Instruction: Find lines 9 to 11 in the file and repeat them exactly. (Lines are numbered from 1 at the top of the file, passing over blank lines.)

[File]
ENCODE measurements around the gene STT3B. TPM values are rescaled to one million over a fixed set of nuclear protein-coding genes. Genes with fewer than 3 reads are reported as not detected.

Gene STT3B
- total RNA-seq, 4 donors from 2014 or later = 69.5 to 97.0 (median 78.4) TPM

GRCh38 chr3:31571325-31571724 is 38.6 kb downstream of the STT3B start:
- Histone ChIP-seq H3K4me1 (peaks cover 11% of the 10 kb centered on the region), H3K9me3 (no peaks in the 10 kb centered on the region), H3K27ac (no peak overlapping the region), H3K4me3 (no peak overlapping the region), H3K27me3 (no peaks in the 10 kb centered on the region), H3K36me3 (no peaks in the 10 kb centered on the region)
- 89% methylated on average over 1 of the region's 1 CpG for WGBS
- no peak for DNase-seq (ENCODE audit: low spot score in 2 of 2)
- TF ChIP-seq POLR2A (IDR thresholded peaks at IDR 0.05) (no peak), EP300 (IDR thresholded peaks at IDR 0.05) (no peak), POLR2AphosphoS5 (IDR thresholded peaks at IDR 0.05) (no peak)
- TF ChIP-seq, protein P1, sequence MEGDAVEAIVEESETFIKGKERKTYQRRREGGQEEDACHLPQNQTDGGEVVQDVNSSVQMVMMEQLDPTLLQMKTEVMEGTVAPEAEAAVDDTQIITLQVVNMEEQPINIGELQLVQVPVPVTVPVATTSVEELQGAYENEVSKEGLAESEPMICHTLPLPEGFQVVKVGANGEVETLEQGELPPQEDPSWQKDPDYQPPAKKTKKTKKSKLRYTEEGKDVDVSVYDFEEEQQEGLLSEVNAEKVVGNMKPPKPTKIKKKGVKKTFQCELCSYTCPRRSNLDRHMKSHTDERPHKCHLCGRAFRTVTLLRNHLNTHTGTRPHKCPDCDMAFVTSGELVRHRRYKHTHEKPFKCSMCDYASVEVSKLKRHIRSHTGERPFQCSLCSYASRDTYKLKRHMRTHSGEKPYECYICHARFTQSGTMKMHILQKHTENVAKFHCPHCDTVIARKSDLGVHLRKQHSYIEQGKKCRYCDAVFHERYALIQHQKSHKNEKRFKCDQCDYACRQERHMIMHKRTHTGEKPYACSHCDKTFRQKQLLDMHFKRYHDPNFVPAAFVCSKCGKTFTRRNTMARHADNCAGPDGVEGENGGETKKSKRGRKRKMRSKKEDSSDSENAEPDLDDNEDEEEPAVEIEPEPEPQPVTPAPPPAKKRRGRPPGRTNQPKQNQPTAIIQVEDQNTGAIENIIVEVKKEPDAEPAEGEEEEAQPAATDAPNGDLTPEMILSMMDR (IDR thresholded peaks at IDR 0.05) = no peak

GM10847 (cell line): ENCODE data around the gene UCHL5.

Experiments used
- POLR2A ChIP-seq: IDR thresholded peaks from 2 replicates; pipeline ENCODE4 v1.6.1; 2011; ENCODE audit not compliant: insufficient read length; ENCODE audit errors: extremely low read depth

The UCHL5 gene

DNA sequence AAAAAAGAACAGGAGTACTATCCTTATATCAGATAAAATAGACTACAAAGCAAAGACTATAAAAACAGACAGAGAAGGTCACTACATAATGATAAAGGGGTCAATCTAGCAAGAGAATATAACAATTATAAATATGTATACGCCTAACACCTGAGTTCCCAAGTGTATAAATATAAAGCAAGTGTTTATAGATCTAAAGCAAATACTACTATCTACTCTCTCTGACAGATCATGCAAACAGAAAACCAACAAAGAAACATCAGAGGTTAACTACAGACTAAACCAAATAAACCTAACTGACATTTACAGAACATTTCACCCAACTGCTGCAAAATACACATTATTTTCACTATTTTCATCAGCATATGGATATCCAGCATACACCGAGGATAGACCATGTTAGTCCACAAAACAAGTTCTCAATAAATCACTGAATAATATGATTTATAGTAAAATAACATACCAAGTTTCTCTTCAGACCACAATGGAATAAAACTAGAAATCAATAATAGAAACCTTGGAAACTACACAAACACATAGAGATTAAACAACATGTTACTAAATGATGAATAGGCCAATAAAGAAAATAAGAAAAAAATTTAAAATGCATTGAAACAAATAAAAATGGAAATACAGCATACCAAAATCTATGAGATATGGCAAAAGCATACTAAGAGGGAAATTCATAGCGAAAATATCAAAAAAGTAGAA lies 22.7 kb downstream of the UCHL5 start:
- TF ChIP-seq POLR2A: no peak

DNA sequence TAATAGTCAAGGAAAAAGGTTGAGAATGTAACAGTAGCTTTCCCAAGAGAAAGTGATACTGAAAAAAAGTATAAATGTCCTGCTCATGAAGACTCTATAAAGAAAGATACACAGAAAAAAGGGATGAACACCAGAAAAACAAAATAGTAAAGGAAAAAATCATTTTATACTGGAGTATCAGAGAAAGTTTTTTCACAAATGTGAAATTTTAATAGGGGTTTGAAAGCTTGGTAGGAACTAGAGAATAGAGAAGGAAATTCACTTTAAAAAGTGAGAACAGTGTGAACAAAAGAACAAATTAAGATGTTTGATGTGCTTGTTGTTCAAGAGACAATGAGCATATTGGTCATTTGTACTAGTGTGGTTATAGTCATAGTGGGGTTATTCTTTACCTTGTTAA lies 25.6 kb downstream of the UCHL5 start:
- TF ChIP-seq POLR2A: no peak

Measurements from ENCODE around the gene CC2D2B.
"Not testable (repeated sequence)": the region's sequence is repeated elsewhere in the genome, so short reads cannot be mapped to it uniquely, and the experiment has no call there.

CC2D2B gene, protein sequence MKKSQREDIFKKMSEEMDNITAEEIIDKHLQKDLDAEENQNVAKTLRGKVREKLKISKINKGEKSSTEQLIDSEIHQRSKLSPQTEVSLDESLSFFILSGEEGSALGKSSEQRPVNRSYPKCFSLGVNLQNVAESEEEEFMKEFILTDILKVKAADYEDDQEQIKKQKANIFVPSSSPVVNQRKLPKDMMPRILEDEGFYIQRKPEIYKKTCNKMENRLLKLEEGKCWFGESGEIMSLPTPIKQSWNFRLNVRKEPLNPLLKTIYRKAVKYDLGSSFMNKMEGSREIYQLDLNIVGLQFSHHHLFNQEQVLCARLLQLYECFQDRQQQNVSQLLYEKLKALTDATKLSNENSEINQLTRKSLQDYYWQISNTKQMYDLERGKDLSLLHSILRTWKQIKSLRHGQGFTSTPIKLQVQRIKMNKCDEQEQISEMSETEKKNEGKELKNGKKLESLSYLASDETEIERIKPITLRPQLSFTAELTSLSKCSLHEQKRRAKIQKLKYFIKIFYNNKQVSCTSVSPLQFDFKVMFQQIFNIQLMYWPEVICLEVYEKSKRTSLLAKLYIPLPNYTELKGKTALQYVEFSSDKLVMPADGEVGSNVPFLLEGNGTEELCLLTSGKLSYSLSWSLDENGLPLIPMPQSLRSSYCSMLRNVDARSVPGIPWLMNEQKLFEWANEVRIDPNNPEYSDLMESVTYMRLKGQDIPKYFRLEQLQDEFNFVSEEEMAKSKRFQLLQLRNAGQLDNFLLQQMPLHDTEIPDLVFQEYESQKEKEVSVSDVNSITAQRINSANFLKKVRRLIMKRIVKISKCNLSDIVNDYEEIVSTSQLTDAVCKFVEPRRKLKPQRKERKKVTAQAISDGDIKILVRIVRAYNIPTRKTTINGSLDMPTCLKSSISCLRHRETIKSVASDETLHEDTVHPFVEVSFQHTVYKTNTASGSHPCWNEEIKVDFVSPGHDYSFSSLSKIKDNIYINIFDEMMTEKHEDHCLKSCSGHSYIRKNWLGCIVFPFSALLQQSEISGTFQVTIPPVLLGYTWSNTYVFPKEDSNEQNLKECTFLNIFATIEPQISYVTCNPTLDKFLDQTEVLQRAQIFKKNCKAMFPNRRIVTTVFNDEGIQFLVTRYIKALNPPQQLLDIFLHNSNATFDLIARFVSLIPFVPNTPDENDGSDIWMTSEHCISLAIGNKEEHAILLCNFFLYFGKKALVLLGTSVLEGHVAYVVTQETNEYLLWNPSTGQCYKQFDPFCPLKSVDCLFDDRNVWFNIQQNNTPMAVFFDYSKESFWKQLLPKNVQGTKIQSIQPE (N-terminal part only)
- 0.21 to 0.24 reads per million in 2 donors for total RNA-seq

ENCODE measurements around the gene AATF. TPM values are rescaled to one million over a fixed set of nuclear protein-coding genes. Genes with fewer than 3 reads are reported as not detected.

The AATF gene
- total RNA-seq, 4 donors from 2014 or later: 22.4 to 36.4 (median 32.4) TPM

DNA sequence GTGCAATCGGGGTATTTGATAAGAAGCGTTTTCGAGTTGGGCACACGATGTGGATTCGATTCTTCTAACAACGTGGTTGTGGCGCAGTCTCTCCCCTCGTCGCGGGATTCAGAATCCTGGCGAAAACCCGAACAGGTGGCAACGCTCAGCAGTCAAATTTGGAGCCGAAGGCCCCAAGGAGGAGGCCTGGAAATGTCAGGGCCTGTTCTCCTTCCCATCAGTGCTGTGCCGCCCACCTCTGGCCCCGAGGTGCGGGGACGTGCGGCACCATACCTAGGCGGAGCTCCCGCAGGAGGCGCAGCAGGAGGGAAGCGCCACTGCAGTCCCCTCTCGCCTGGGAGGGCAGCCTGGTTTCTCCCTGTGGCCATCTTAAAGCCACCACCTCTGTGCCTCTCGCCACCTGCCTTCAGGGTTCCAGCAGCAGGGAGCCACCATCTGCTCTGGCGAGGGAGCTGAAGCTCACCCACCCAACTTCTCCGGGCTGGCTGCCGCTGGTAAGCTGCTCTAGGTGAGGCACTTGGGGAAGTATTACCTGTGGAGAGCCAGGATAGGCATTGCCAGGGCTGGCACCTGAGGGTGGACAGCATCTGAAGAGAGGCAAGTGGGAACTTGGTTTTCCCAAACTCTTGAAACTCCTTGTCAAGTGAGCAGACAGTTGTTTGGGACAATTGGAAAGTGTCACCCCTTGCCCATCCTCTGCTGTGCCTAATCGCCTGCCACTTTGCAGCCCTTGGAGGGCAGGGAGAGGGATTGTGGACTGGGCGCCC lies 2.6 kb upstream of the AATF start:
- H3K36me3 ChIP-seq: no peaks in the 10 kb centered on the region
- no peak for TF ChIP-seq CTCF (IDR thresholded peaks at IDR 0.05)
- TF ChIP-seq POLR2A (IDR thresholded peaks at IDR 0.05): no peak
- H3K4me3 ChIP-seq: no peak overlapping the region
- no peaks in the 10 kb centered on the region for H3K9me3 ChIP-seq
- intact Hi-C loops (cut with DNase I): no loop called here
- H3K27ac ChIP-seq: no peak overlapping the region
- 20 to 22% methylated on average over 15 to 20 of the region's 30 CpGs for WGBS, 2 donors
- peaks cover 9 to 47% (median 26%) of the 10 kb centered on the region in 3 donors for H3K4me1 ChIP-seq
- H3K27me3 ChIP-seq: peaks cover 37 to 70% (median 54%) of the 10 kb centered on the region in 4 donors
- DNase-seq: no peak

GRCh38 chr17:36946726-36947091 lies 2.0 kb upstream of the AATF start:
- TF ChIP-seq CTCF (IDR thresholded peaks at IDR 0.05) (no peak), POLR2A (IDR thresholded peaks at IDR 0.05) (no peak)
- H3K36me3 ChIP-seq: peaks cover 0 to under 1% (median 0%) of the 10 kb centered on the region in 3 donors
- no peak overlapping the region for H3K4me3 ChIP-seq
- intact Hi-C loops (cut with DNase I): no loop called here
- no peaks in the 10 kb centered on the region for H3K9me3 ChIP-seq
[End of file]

- TF ChIP-seq, protein P1, sequence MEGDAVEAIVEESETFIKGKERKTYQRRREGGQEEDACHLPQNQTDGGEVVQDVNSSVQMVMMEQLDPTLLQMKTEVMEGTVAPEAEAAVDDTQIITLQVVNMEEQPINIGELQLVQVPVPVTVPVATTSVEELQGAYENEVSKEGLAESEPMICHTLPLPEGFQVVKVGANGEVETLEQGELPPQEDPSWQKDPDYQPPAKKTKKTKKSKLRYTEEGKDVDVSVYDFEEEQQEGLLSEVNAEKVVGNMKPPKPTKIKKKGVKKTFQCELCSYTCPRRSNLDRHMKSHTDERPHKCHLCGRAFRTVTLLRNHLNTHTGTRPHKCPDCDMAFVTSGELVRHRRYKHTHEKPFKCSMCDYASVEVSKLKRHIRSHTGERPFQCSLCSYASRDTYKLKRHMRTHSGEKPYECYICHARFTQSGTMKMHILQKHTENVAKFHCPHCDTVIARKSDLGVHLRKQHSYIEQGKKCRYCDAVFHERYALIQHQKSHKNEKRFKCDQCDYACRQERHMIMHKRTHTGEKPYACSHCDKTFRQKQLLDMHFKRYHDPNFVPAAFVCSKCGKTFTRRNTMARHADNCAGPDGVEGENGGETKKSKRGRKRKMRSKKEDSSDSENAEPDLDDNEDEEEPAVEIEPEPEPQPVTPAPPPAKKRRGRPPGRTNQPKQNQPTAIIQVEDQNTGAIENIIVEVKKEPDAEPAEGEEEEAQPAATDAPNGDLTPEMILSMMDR (IDR thresholded peaks at IDR 0.05) = no peak

GM10847 (cell line): ENCODE data around the gene UCHL5.

Experiments used